The big pain point that most people point out with Windows 8 is Metro. Again, on mobile devices, it makes sense. On the desktop is where most people raise questions. The desktop still exists in Windows 8, so to some extent life can go on.
Of course in the long run, there is more about Metro that is important than meets the eye. Metro is a result of a fundamental shift in how we use – or will use—computing devices. It is a beginning point (or really a beginning of the middle point) of a paradigm shift that is occurring. This shift is as the one that happened two decades ago that was dubbed “client/server”.
Things are changing and Metro is a part of it. If you are tied to the desktop and think that Metro is a joke that will never fly, then my recommendation is that you go talk to a mainframe developer from 1990 who said that PCs are simply toys that will never be able to replace or do what is needed. I’ve heard a lot of people say that Metro is an nice interface for little portable devices, but will never do what desktop apps need. There are a lot of parallels.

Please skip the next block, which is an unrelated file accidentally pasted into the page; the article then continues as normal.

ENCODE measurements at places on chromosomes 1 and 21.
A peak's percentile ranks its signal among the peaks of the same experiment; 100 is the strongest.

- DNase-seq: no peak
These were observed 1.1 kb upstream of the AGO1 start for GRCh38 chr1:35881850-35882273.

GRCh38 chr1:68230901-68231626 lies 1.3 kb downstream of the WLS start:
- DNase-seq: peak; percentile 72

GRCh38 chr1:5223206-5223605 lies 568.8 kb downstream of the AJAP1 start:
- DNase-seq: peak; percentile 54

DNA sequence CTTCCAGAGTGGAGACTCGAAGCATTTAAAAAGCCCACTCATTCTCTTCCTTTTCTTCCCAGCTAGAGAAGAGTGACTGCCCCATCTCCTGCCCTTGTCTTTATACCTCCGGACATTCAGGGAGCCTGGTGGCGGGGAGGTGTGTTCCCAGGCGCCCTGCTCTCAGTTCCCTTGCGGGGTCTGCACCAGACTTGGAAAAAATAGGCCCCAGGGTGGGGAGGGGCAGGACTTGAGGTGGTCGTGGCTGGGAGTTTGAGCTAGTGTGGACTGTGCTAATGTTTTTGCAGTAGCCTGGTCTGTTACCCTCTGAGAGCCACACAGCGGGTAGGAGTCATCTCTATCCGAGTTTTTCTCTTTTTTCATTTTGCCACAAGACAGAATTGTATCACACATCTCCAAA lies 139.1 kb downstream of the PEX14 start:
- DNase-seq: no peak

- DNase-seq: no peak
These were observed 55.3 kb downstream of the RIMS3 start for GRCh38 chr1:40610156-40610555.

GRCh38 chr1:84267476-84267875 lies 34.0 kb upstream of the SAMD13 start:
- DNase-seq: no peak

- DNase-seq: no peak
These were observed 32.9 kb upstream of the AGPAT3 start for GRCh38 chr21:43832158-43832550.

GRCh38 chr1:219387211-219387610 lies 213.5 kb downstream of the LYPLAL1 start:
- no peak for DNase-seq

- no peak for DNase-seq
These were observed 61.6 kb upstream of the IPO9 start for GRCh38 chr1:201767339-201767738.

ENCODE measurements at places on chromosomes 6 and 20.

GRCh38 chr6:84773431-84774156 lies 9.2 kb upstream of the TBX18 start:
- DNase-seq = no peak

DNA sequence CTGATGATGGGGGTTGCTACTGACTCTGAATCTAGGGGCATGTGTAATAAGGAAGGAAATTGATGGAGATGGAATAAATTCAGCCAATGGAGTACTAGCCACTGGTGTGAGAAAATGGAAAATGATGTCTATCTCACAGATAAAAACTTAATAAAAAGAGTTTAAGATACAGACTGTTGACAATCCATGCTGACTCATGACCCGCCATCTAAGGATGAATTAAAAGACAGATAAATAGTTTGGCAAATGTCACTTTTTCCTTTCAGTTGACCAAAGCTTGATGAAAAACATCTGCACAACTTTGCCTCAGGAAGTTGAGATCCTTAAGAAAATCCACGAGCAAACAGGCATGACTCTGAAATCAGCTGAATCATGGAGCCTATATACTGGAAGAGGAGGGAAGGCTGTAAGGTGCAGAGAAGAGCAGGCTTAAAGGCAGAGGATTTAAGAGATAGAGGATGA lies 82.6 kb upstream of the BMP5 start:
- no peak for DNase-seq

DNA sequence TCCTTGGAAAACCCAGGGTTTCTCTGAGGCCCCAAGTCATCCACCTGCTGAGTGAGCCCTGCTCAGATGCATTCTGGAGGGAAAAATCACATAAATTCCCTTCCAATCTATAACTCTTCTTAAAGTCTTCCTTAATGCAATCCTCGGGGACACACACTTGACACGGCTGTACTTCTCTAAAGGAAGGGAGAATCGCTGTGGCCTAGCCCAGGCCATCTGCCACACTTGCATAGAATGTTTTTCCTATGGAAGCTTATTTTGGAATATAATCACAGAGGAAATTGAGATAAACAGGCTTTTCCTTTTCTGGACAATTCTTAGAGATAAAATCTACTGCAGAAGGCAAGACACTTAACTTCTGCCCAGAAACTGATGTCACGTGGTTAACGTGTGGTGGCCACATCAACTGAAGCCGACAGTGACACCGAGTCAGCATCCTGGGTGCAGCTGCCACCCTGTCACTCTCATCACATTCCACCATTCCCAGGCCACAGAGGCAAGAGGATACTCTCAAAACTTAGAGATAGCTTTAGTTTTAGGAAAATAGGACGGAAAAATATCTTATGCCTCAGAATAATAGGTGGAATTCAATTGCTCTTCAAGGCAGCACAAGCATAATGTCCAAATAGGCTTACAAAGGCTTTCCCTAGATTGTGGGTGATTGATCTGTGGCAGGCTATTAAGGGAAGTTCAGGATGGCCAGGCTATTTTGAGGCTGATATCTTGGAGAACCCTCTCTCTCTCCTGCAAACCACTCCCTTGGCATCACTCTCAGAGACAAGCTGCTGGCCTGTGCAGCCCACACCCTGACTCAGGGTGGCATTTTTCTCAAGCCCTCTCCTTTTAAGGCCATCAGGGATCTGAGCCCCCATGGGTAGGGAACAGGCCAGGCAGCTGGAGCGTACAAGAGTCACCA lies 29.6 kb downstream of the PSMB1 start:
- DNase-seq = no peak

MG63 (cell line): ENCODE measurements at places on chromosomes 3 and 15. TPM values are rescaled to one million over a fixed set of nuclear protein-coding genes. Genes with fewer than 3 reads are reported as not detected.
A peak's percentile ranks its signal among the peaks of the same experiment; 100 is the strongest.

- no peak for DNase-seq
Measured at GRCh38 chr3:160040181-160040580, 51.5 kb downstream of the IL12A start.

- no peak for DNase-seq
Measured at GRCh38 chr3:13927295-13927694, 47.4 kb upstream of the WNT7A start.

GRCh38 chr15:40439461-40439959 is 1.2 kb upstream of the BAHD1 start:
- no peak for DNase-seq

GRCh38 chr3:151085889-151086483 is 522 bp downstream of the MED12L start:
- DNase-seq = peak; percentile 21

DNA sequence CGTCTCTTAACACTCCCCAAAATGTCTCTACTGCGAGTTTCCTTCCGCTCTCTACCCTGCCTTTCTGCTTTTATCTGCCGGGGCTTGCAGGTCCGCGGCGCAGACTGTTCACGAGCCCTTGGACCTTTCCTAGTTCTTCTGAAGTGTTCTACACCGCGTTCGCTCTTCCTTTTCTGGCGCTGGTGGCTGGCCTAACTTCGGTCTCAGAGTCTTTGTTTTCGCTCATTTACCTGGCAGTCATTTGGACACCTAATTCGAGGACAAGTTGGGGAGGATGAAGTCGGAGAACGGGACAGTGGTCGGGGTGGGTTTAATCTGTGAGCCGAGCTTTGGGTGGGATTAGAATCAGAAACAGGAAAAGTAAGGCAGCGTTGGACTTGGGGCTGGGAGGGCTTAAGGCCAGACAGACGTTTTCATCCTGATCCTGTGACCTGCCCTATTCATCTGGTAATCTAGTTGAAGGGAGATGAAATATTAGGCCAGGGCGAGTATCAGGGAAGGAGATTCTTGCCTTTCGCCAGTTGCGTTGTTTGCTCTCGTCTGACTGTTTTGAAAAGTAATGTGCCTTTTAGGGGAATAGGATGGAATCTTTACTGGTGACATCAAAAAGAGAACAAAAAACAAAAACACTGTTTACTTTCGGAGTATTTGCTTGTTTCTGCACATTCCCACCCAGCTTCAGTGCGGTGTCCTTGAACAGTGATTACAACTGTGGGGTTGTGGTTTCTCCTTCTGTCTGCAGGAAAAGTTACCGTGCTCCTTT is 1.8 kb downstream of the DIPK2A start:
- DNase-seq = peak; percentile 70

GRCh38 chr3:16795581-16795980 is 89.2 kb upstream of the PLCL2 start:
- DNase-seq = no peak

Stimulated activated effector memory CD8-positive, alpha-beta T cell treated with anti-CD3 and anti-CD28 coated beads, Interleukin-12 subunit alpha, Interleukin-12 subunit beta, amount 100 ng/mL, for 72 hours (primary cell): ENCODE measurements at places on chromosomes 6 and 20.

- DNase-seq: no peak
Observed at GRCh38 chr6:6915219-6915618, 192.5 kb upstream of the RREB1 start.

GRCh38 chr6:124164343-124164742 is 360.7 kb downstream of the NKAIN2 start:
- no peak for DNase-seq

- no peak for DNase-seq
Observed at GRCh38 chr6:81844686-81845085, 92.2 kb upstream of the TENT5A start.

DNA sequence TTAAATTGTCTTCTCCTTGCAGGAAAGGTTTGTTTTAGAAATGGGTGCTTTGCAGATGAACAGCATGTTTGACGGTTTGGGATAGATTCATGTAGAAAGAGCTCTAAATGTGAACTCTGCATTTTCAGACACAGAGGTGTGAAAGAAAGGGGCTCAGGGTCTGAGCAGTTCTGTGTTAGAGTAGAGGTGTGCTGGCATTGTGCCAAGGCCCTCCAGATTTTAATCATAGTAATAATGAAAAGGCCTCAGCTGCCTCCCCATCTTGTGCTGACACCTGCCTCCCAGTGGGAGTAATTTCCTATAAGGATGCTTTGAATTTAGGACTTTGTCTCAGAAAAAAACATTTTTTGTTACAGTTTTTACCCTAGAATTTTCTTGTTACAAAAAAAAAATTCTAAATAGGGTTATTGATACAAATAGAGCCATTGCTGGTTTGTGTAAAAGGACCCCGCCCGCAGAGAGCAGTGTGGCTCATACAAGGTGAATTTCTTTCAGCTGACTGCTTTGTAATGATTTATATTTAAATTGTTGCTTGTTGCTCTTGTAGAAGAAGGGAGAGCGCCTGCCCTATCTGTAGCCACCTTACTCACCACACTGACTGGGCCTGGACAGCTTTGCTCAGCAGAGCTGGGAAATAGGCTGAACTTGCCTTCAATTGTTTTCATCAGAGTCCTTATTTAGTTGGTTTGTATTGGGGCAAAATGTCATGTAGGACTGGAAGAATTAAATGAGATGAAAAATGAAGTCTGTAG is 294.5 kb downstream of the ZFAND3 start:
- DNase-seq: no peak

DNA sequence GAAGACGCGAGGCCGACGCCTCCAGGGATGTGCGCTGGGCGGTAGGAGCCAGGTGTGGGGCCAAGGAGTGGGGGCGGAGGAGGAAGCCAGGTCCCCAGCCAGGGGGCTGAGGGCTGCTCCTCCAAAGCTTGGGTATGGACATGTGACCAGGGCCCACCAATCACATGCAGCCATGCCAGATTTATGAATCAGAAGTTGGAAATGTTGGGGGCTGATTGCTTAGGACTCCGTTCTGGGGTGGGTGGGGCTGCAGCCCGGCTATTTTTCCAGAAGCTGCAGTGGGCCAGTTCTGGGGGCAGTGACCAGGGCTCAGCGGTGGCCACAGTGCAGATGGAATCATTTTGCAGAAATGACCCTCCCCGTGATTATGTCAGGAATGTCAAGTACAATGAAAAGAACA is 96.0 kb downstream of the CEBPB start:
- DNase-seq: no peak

I’ll write in a future blog post about the paradigm shift I believe we are experiencing. Things are changing and Microsoft is making the shift. Windows 8 is just one piece. As things start to solidify, more people will begin to realize that changes are needed and that Windows 8 is closer to what is needed than previous versions of Windows. For that reason, Windows 7 will at some point not be able to deliver what corporations will need, and thus they will also upgrade.
Consumers will drive Windows 8 to success. This was not my idea originally, but rather came from a discussion with a couple of Microsoft guys around drinks. The argument is solid. When you look at the paradigm shift happening in the computing world (which I’ll write more about), the chance of greater success goes even higher.
One Parting Comment
There are a lot of comments about Windows 8 failing. Many of them indicate that Apple or Linux will benefit from this failure. If you are in tune with the industry and the paradigm shift, then you are likely to realize that this is a bad assumption. If Windows 8 fails, then I would bet that the company that benefits will be Google, and more specifically, Android and Chrome.
The computing world is changing. (again)